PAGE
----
24 May 2018
Extensive ice-penetrating radar data reveal three vast valleys under glaciers in West Antarctica. These valleys could be important in the future as they help to channel the flow of ice from the center of the continent towards the coast.
9 May 2018
Check out this clip that didn’t make it into our recent episode, Journey to the Center of the Ice, with glaciologist Kiya Riverman, about her close encounters with animals of the far north.
1 May 2018
From the outside, glaciers appear to be solid masses of unmoving ice. But meltwater flowing from the surface down to the glacier bed carves canyons, gorges and even caves into the dense sheets of ice. Over time, the fissures form labyrinthine tunnels that open into vast ice caverns few people have ever seen.
24 January 2017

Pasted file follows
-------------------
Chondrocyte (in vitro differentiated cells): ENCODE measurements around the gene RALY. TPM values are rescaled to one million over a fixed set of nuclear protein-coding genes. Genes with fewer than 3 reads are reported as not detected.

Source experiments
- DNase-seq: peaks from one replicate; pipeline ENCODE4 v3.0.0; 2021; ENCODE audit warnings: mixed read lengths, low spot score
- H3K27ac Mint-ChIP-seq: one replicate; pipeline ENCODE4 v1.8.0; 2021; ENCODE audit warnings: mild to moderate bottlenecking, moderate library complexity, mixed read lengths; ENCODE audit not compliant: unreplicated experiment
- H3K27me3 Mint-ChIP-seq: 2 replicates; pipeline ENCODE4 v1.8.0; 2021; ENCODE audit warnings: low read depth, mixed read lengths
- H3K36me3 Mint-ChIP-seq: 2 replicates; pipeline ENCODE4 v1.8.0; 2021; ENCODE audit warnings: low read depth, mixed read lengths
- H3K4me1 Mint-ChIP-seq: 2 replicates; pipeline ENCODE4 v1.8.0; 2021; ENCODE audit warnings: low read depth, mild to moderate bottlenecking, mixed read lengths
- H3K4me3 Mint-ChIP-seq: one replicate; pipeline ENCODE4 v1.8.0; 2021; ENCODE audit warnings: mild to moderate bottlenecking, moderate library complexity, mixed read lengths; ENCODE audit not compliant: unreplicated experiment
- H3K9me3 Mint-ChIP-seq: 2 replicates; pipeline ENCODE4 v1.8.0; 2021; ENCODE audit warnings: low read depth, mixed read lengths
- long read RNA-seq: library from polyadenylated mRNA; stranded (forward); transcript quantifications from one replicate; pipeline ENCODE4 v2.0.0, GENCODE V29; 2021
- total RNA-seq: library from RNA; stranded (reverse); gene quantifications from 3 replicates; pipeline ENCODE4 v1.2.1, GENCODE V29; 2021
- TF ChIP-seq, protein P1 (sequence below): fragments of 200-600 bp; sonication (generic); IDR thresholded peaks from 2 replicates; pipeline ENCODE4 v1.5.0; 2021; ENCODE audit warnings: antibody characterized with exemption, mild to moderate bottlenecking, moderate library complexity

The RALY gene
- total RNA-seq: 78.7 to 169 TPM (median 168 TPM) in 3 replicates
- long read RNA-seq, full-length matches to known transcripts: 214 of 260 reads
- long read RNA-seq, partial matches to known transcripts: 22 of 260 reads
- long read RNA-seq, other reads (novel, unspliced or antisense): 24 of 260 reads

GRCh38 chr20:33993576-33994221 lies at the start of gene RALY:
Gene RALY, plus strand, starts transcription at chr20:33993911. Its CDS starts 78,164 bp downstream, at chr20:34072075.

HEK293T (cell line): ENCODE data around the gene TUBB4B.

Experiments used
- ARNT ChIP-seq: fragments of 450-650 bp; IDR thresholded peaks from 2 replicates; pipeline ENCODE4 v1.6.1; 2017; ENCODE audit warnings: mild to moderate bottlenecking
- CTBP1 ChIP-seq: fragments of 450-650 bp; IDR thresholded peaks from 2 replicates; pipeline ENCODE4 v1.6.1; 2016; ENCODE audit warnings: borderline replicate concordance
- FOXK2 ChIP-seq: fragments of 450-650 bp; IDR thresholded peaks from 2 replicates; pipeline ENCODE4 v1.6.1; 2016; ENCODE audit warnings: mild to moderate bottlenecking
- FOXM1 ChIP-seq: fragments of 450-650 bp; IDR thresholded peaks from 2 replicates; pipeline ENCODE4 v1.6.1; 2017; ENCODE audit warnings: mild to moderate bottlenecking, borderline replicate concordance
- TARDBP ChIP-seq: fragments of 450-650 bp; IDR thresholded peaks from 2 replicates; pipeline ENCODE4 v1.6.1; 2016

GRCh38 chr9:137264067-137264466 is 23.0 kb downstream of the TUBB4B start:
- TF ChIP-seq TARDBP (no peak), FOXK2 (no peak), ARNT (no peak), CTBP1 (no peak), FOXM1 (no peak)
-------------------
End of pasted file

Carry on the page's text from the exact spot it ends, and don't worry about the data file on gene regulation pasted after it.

When spring comes to the Arctic, the breakup of the cold winter ice sheets starts at the surface with the formation of melt ponds. These pools of melted snow and ice darken the surface of the ice, increasing the amount of solar energy the ice sheet absorbs and accelerating melt. Now, researchers describe in a new study how these melt ponds form, solving a paradoxical mystery of how a pool of water actually sits atop highly porous ice.
5 July 2016
New research into the movements of dust around Jupiter’s four largest moons could help scientists searching for life in our solar system, according to a new study. This moon dust around Jupiter could give scientists clues about the composition of the surface of its satellites.
21 June 2016